Married in eyes of God even if not in eyes of Church
I was greatly disturbed when I read in the June 19 issue of the Inquirer a statement of Archbishop Oscar Cruz, head of the National Appellate Matrimonial Tribunal of the Catholic Church, on marriage between a lesbian and a gay man. This prelate rules out any chance of same-sex unions but says a lesbian and a gay man should be allowed to marry. Can they get married? Having asked himself this question, the archbishop says he has come to the conclusion “that they have the capacity to consummate the union. The anatomy is there.” Here speaks a doctor of law (please see Tim. 1: 7-8) and an anatomist.
I like to give my own opinion, which is by no means a dogma. In the first place I want to state here that it is not he or any other bishop or priest who gives the sacrament of matrimony to a couple; it is the couple themselves who give the sacrament to each other and then, if they are sincere, they are married in the eyes of God, even if they are not married in the eyes of the Church. They can express their marriage vows in front of a priest/pastor or a judge so that their children will be legitimate. A same-sex union can also get the Church’s blessing but that would not be marriage. A same-sex couple have the right to live together as a couple and they should enjoy the same benefits as those who are married or live in a civil union.
This is an opinion of someone who has been a priest before but decided to leave the priesthood and got married to a woman who had lost her husband in a political incident. We decided to get married because we loved each other, and I felt compassion for her children. I did not ask for dispensation from Rome but I asked permission from my superior general in Rome. We did not get married in the Church either, but we married before a judge and I sincerely believe that we were married in the eyes of God and I am thankful that I got that beautiful experience of being married; and therefore I can speak from experience, something Archbishop Cruz cannot do, unfortunately. We also had our own daughter and for me it was a sign that God had approved of our decision to get married.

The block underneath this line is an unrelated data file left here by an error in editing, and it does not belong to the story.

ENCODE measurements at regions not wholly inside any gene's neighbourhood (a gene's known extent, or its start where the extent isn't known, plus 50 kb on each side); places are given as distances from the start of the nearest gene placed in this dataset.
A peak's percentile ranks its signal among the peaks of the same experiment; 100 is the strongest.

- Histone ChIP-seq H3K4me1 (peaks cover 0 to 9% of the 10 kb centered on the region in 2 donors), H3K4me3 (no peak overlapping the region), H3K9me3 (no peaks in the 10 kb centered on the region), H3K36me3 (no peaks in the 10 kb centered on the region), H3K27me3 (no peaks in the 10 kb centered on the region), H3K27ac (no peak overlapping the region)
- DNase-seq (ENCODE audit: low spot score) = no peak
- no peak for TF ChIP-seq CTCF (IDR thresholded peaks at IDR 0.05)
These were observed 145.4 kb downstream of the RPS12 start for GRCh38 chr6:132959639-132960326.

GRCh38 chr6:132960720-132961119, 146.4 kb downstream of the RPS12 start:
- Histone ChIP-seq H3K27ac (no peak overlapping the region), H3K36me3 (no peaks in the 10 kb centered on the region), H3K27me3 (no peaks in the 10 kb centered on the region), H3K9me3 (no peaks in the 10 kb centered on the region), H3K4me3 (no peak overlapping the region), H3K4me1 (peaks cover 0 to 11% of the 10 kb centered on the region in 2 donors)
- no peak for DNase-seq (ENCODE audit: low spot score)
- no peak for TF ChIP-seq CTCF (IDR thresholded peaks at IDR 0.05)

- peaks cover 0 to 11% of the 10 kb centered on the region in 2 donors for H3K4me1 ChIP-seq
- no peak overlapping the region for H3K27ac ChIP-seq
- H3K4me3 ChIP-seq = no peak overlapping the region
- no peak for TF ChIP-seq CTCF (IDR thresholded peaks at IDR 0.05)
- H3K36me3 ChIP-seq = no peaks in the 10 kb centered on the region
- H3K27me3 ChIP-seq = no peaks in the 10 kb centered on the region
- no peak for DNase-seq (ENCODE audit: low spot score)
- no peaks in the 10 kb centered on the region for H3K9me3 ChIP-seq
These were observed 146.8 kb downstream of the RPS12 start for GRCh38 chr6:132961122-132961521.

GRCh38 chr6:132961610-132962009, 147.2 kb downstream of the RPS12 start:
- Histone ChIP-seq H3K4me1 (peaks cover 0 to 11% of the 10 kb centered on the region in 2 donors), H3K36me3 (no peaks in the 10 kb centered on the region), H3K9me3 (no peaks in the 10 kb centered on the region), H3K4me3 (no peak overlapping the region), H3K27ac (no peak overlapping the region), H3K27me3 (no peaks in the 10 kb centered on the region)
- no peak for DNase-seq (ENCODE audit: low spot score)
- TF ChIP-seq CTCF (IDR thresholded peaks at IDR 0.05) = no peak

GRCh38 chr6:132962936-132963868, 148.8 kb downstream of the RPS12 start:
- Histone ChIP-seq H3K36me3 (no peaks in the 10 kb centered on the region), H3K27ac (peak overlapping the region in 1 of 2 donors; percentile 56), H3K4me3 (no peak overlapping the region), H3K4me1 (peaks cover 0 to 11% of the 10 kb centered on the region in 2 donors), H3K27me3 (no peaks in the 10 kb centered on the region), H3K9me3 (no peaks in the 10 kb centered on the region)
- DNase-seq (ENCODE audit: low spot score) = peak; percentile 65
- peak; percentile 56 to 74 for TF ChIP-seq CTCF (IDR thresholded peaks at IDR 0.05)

In this respect I also believe that it is high time for the Church, and the State as well, to review its legislation on divorce and separation. A couple should be allowed to get a divorce for reasons of incompatibility or other impediments, and they should be allowed to marry again, especially for the sake of their children. To divorce or separate, they don’t have to go to Rome but they should get that from a judge and a therapist who are competent to declare their previous marriage null and void. That would greatly minimize their expenses and, more importantly, it would give their children a new father or mother.
—ARNOLD VAN VUGT,
Cagayan de Oro City, firstname.lastname@example.org